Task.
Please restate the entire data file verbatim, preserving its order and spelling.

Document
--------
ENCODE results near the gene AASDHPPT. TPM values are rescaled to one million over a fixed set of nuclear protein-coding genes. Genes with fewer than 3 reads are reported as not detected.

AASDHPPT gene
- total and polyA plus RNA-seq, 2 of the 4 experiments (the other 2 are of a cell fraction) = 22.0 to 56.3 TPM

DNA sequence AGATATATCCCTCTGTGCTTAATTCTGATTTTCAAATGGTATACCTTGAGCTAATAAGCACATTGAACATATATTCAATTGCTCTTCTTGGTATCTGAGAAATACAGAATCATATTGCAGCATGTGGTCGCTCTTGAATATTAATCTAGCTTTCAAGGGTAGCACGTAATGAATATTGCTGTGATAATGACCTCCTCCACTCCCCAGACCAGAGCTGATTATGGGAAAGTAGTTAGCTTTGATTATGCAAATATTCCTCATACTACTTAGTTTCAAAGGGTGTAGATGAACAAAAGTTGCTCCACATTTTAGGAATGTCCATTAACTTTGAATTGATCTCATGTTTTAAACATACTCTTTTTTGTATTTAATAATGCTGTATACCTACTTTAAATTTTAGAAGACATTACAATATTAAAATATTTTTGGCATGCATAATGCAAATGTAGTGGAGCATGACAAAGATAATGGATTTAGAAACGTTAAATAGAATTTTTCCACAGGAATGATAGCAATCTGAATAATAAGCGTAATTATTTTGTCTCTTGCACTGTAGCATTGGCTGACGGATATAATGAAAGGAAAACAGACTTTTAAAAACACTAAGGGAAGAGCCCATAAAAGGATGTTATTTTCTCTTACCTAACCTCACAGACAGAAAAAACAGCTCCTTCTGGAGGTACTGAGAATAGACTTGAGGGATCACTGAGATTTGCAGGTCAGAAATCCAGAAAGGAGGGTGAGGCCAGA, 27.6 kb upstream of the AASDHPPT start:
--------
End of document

ENCODE results near the gene AASDHPPT. TPM values are rescaled to one million over a fixed set of nuclear protein-coding genes. Genes with fewer than 3 reads are reported as not detected.

AASDHPPT gene
- total and polyA plus RNA-seq, 2 of the 4 experiments (the other 2 are of a cell fraction) = 22.0 to 56.3 TPM

DNA sequence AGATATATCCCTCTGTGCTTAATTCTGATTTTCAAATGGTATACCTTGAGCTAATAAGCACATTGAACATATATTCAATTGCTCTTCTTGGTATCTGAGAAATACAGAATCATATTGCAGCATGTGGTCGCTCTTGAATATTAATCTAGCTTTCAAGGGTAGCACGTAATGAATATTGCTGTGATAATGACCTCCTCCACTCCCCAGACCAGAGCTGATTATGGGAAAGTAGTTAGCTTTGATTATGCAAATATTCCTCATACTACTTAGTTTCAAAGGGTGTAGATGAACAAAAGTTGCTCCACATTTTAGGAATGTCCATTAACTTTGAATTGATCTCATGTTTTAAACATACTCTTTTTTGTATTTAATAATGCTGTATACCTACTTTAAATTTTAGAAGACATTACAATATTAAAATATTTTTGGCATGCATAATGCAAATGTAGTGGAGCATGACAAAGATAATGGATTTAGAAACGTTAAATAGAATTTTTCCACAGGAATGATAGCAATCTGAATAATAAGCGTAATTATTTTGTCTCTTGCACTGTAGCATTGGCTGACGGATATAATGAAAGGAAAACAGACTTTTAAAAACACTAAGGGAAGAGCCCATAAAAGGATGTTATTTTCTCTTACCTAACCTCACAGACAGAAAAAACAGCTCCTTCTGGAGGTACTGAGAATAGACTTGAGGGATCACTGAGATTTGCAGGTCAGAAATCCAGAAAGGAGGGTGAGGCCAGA, 27.6 kb upstream of the AASDHPPT start: